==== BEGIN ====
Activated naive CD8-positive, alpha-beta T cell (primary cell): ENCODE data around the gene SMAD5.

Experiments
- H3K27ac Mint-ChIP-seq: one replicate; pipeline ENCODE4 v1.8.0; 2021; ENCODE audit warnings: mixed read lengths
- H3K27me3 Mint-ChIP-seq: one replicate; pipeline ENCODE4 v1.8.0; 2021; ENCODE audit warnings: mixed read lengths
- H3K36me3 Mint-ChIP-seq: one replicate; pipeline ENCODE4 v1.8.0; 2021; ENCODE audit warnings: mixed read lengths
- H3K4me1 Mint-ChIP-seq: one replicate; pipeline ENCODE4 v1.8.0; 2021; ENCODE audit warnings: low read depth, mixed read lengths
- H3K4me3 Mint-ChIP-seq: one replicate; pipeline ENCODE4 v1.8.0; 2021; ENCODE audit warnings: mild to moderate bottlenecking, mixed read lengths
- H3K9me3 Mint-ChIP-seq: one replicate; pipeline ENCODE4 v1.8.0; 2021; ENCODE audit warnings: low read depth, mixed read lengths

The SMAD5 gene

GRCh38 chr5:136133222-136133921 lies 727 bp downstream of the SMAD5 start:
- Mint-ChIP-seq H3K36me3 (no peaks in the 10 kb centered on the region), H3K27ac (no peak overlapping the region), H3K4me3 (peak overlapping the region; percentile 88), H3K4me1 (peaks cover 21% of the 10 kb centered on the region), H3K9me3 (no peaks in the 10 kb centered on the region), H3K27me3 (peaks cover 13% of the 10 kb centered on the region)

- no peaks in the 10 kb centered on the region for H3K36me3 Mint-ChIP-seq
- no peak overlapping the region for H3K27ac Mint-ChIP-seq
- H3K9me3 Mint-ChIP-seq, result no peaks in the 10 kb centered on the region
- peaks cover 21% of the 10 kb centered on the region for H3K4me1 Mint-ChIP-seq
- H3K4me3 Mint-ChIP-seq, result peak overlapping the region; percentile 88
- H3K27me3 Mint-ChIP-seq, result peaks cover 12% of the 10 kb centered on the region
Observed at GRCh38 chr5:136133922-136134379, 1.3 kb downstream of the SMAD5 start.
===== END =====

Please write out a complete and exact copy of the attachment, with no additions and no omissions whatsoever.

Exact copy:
Activated naive CD8-positive, alpha-beta T cell (primary cell): ENCODE data around the gene SMAD5.

Experiments
- H3K27ac Mint-ChIP-seq: one replicate; pipeline ENCODE4 v1.8.0; 2021; ENCODE audit warnings: mixed read lengths
- H3K27me3 Mint-ChIP-seq: one replicate; pipeline ENCODE4 v1.8.0; 2021; ENCODE audit warnings: mixed read lengths
- H3K36me3 Mint-ChIP-seq: one replicate; pipeline ENCODE4 v1.8.0; 2021; ENCODE audit warnings: mixed read lengths
- H3K4me1 Mint-ChIP-seq: one replicate; pipeline ENCODE4 v1.8.0; 2021; ENCODE audit warnings: low read depth, mixed read lengths
- H3K4me3 Mint-ChIP-seq: one replicate; pipeline ENCODE4 v1.8.0; 2021; ENCODE audit warnings: mild to moderate bottlenecking, mixed read lengths
- H3K9me3 Mint-ChIP-seq: one replicate; pipeline ENCODE4 v1.8.0; 2021; ENCODE audit warnings: low read depth, mixed read lengths

The SMAD5 gene

GRCh38 chr5:136133222-136133921 lies 727 bp downstream of the SMAD5 start:
- Mint-ChIP-seq H3K36me3 (no peaks in the 10 kb centered on the region), H3K27ac (no peak overlapping the region), H3K4me3 (peak overlapping the region; percentile 88), H3K4me1 (peaks cover 21% of the 10 kb centered on the region), H3K9me3 (no peaks in the 10 kb centered on the region), H3K27me3 (peaks cover 13% of the 10 kb centered on the region)

- no peaks in the 10 kb centered on the region for H3K36me3 Mint-ChIP-seq
- no peak overlapping the region for H3K27ac Mint-ChIP-seq
- H3K9me3 Mint-ChIP-seq, result no peaks in the 10 kb centered on the region
- peaks cover 21% of the 10 kb centered on the region for H3K4me1 Mint-ChIP-seq
- H3K4me3 Mint-ChIP-seq, result peak overlapping the region; percentile 88
- H3K27me3 Mint-ChIP-seq, result peaks cover 12% of the 10 kb centered on the region
Observed at GRCh38 chr5:136133922-136134379, 1.3 kb downstream of the SMAD5 start.